Alibaba selects a former Goldman Sachs exec to lead its global expansion

August 4, 2015 09:29 AM

Alibaba Group Holding Ltd. built up a huge pile of cash as it came to dominate e-commerce in China over the past decade. As the company seeks to expand beyond China it today hired someone with vast experience in buying, selling and investing in large companies.

Alibaba announced today that it has hired J. Michael Evans as president of Alibaba Group, with responsibility for global expansion. Evans has 30 years of experience in global finance, including 20 years at Goldman Sachs, the big New York investment bank. He was vice chairman of Goldman Sachs from 2008 to 2013 and chairman of its Asia operations from 2004 to 2013.

Since Alibaba’s record-breaking $25 billion initial public offering of stock in September, Evans has served as an independent director on Alibaba’s board.

The selection immediately prompted speculation that Alibaba will employ its huge cash hoard--$17.45 billion as of March 31—to go after major acquisitions.

“Given Mike Evans’ solid financial background, it suggests that Alibaba may be preparing some aggressive international investments and acquisitions to fuel its growth, rather than simply relying on expanding organically,” says Porter Erisman, a former Alibaba executive and author of the book “Alibaba’s World.” “Evans' appointment could even be a prelude to some bold moves into the U.S., including acquiring Yahoo or even making a bid for eBay.”

Another close observer of Alibaba says the move makes it even more urgent that Western retailers and brands begin working now with Alibaba, for example, by selling on its Tmall marketplace in China designed for larger brands. “I’ve been advising retailer and brand clients for two years now to get in with Alibaba now,” says Michael Zakkour, vice president and China/APAC practice lead for supply chain consulting firm Tompkins International. “They’re not just going to carry you into China. Their coattails will carry you around the globe.”

Another close observer of Alibaba, Frank Lavin, former under secretary of the U.S. Commerce Department and now CEO of Export Now Inc., which helps foreign brands sell on Alibaba's Tmall marketplace, also expects some bold moves from Alibaba executive chairman Jack Ma and his global team. "I can tell you this about Jack Ma: He does not believe in standing still," Lavin says. "With Mike Evans on board, Alibaba has the team, the model, and the finances to play a role in any market in the world. Exactly what role they play is still to be decided, but Jack is a visionary and I would advise e-commerce players in other markets to fasten their seatbelts."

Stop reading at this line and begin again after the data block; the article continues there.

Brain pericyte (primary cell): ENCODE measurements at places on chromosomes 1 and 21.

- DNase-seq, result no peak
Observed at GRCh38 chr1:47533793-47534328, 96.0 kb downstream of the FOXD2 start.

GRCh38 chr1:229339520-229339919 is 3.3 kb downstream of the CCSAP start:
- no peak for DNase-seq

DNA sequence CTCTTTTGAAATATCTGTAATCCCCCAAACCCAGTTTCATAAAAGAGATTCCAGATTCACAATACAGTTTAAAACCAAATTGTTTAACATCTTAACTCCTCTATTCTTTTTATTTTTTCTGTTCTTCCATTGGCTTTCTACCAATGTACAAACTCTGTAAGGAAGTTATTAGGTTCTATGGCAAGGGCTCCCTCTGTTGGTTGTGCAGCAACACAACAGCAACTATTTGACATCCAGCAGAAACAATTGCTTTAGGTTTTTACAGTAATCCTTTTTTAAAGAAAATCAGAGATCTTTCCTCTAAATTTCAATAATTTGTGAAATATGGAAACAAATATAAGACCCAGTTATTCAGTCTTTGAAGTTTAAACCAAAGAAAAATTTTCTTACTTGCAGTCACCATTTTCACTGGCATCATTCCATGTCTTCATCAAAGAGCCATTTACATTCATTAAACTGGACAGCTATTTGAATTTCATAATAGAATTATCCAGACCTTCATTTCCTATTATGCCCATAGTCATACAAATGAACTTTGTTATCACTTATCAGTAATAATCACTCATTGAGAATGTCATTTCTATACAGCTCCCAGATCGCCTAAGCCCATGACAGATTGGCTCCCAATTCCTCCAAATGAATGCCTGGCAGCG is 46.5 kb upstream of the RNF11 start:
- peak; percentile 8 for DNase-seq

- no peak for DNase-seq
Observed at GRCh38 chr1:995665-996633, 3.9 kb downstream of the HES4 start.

Alibaba’s top executives made clear in announcing the appointment that they are counting on Evans to expand the company’s reach beyond China.

 “As we connect Alibaba and the rest of the world, we are turning to a proven international leader who has been connecting China and the rest of the world for most of his career,” said executive chairman Jack Ma. “Through his work on our board, he has built the trust and respect of our management team, and I have no doubt that he will make a significant contribution to our business.”

Evans will report to Alibaba CEO Daniel Zhang. Zhang said of the hire, “Globalization is Alibaba Group’s most important strategy for the coming decades, and our goal is to help 10 million global businesses and serve 2 billion consumers around the world,” Zhang said. “We have been laying the foundation for many years and now we need a global team in place with best-in-class talent to bring our vision to fruition.”

A Wall Street analyst who follows Alibaba and other e-commerce companies called Evans “an interesting choice.” “if I had to guess, I would assume the rationale for Mike to run the international business include his global corporate relationships and cross-border experience,” says Colin Sebastian of R.W. Baird & Co. “More specifically, he can be Jack and Daniel’s eyes on the ground outside of China, and build a team of managers to lead specific business units (e.g. e-commerce, cloud computing, financial services). It’s also possible that Mike could help communicate with Wall Street and Alibaba’s investors given his experience at Goldman Sachs.”

Alibaba signaled its intention to expand internationally as it prepared for its IPO last year on the New York Stock Exchange. The company, which is registered in the Cayman Islands, said in its prospectus that none of the money raised through the stock offering would be repatriated to China. In fact, Alibaba itself took in about $8 billion from the IPO, with the remainder going to investors, such as U.S.-based Yahoo Inc. and Japanese investment firm Softbank.

The Chinese e-commerce giant has not made big investments in U.S. e-commerce, though Alibaba did invest $56.2 million in May to raise its stake in apparel e-retailer zuilily to 9.3%. A month later Alibaba sold to a rival its online marketplace, its first foray into selling online in China, although it retained a stake in the buying company, Open Sky.

However, Alibaba has been making much bigger investments around the world in entertainment—its an investor in the movie Mission Impossible: Rogue Nation—in mobile technology, cloud computing and e-commerce companies in Asia and elsewhere. In all the company reported $8.6 billion in investments in its fiscal year ended March 31.

Evans, a native of Canada, won a gold medal as a member of that country’s 8-man rowing team in the 1984 Olympics.




Top Solution Providers